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Coral Diseases


Coral Diseases in the Caribbean

The Caribbean has been described as a coral disease “hot spot.” In Puerto Rico, diseases are one of the leading threats to coral health. The impact of disease on corals can be detrimental, leading to large-scale losses in coral cover, diversity, reproductivity and overall reef structure. Coral diseases can occur for a number of reasons, from biotic (e.g. infection, genetics) to abiotic (e.g. temperature stress, contamination) factors. Characterizing the cause of a disease remains a challenge, and disease diagnoses often rely upon visual cues that can vary across time, region, observers, and coral species. Despite these challenges, collaborative research efforts across the Caribbean have improved our understanding and identification of various coral diseases. Below you will find descriptions of some of the more prominent coral diseases in Puerto Rico. The devastating impact these diseases have on reef health highlights the importance of our continued efforts to monitor, research, and restore Puerto Rico’s vital coral ecosystems, complemented with educational programs and actions aimed at restoring healthy environmental conditions.

Coral Diseases in Puerto Rico

Black band disease (BBD), first recorded in Puerto Rico in 1972, was the first biotic coral disease identified in the Caribbean.1,2 It is characterized by the presence of a black band about 0.5 – 3 cm in width that kills coral tissue as it moves across a colony exposing bare coral skeleton.3–5 BBD is a highly virulent disease that affects 25 species of hard and soft corals.6 It is caused by a consortium of a cyanobacteria that includes a sulfide-oxidizing bacteria and a sulfide-reducing bacteria, among others.3,4,7–11 Research has identified Roseofilum reptotaenium as the dominant pathogen,12 although numerous additional bacteria have been found in association with the BBD bacterial consortium.3,9,12–16 Research has also identified that microcystin and sulfide produced by the bacterial consortium facilitate the lethality of this disease, possibly impacting the coral’s symbiotic algae.10,11,13,16 BBD is transmitted through water and direct contact, with corallivores possibly acting as additional vectors.3,17–21 BBD kills coral tissues at a rate of around 0.3-1 cm per day, and multiple studies have found disease prevalence or progression to increase with higher water temperatures, increased light, and nutrient enrichment form land-based pollution sources.3,5,29,18,22–28 Researchers have had success halting disease progression by shading diseased corals, as well as by aspirating and then placing clay or epoxy putty over the black band.30 Experiments have also found that re-introducing the herbivorous sea urchin Diadema antillarum can reduce black band disease progression by controlling competitive algae populations that could otherwise compromise coral health.31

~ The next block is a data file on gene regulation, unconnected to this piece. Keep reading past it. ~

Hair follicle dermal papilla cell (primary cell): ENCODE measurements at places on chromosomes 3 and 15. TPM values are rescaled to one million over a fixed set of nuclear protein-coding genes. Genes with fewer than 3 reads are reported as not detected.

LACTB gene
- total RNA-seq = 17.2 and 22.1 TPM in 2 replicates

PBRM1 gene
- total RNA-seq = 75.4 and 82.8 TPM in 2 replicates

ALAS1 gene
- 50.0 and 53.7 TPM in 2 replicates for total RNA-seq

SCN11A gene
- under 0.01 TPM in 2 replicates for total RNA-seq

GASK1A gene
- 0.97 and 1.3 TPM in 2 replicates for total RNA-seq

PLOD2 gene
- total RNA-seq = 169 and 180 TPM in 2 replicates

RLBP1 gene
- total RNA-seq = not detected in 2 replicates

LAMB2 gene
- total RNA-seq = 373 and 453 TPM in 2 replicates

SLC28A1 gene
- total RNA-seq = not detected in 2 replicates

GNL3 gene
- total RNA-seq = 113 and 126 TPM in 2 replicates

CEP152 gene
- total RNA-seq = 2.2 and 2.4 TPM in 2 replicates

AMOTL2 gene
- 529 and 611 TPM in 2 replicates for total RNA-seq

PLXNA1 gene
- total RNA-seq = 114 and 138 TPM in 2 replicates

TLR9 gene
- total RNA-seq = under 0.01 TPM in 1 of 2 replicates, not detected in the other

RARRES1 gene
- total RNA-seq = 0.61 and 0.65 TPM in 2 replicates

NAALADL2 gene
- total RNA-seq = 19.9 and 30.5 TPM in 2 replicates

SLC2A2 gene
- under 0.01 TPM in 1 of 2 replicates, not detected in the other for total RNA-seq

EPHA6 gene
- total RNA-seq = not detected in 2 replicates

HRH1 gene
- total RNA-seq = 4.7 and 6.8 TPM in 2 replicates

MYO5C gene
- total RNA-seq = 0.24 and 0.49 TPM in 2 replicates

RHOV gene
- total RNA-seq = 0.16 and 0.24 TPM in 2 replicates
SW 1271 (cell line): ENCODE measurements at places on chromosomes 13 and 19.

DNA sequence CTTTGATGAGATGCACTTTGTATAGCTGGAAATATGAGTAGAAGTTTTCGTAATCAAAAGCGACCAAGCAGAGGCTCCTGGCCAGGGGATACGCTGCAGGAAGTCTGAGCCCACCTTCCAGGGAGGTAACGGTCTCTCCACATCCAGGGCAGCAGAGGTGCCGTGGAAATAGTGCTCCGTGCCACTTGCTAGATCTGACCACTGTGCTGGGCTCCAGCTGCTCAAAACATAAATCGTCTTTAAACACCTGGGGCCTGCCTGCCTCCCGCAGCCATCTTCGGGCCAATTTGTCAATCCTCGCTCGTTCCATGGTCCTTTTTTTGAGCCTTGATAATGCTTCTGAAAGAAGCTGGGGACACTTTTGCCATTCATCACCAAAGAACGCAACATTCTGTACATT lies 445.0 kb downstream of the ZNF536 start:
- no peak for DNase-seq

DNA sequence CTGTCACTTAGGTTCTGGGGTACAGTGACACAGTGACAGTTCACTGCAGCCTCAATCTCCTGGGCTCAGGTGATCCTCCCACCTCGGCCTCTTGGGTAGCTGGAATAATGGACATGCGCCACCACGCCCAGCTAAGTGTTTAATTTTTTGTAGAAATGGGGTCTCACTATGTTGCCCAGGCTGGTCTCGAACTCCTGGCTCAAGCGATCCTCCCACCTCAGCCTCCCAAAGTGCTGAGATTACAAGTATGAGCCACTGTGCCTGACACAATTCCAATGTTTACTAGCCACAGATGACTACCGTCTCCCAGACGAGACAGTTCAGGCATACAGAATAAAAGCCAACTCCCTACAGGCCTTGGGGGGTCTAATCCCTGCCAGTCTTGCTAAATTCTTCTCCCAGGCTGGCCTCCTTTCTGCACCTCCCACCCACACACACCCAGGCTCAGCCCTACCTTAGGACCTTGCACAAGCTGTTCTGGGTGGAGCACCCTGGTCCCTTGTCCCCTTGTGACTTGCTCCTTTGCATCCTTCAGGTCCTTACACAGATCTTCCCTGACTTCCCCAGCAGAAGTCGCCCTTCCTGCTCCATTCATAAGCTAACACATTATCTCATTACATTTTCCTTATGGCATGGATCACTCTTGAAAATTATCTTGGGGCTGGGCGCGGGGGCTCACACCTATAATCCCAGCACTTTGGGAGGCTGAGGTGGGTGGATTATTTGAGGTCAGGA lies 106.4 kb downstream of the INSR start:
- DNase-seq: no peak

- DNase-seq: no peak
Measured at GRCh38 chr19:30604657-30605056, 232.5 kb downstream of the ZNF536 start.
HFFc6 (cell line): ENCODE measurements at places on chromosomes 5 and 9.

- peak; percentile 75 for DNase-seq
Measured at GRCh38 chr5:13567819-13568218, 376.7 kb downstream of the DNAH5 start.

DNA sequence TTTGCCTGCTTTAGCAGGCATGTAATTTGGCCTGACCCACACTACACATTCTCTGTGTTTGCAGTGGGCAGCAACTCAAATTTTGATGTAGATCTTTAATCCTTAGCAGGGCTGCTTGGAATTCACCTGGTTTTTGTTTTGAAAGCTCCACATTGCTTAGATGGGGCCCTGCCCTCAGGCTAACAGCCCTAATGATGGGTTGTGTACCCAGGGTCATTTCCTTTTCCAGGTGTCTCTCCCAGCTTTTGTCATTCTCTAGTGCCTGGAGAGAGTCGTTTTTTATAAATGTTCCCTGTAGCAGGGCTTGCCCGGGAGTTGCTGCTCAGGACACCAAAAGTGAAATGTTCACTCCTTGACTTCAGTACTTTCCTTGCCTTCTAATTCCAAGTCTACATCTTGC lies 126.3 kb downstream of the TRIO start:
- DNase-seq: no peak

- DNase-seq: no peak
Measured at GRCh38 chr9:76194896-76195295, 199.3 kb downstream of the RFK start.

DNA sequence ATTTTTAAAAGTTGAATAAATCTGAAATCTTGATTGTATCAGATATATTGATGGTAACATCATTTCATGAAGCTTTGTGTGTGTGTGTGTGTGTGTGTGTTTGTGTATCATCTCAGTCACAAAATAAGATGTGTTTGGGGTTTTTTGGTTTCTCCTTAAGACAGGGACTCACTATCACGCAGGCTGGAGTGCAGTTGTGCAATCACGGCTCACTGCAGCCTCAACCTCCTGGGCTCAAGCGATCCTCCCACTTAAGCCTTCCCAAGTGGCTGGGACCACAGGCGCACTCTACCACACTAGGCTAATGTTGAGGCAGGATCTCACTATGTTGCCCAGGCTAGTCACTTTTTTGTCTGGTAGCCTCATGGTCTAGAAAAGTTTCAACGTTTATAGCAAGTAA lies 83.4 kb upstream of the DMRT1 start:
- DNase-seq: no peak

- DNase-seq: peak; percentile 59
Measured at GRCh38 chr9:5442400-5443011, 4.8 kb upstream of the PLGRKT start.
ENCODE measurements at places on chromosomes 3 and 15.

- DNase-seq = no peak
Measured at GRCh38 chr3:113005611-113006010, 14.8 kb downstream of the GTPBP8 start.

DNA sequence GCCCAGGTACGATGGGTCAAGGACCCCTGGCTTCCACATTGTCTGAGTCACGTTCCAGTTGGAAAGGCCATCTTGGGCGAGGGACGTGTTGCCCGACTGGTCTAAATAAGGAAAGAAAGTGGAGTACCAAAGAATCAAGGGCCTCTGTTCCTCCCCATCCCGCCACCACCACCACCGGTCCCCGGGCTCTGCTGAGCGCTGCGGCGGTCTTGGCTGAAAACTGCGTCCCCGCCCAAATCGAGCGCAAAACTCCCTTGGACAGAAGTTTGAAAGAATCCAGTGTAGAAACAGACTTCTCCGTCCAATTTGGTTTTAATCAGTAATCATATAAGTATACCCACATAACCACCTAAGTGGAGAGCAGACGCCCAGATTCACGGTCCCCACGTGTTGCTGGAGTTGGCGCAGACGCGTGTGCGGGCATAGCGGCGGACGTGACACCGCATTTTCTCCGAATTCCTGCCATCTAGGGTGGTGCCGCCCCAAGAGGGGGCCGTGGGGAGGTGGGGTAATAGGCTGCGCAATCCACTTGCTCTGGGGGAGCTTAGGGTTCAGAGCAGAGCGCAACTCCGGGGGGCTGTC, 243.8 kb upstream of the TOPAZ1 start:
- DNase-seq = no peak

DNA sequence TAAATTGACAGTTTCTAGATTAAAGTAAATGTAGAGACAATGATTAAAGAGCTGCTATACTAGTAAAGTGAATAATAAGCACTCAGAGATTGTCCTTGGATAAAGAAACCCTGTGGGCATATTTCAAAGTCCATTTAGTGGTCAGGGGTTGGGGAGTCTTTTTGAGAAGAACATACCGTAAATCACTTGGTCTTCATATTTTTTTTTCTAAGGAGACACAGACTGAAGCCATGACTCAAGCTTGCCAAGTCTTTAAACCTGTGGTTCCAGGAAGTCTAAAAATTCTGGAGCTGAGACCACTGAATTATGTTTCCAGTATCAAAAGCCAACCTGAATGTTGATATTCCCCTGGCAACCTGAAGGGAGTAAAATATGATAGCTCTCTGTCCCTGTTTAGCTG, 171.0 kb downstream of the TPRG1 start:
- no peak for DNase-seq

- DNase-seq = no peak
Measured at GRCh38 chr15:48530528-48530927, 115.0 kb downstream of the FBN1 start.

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White band disease (WBD) is characterized by a white band of bleached diseased tissue, or tissue-denuded skeleton, that progresses rapidly (0.5 – 2 cm/day) from the base or mid-branches of Acroporid corals.1,2 Two types of WBD (type I and type II), were originally described for the key reef building Acropora species complex, known commonly as Staghorn (Acropora cervicornis) and Elkhorn (Acropora palmata) corals, as well as a hybrid of these two species (Acropora prolifera).1,3–5 These two types were found to be the same disease after more field observations and lab tests were done.6 WBD outbreaks extending from the 1980s to early 2000s coincided with other key threats, including hurricanes, thermal anomalies, and a disease outbreak targeting the key herbivorous sea urchin, Diadema antillarum. These combined threats resulted in unprecedented mortalities of Acropora populations, as well as long-term ecosystem-wide alterations in reef structure and functioning throughout the Caribbean and a shift from coral- to algal-dominance.4,7,8 Nevertheless, signs of genetic resistance and localized population recoveries have been recorded in the Caribbean, including La Parguera in Puerto Rico.9,10 The etiology of WBD is not fully understood, although microbial analyses and the effectiveness of certain antibiotic treatments indicate that bacterial pathogens are responsible.1,11–16 Koch’s postulates (the accepted standard of confirming a causative link between a microbe and a disease) were fulfilled in Puerto Rico, identifying Vibrio charcariae as the main pathogen.6 WBD is transmissible via water, direct contact and animal vectors, including sea snails, damsel fish and plankton.17,18 Spatial analyses have linked increasing sea surface temperature with disease prevalence, indicating that climate change could be a driver of the disease.19–21 Experimental antibiotic treatments of ampicillin and metronidazole have been found to reduce rates of transmission and progression, respectively.13,14 Researchers have also had success halting disease progression by aspirating and then placing clay or epoxy putty over the band.22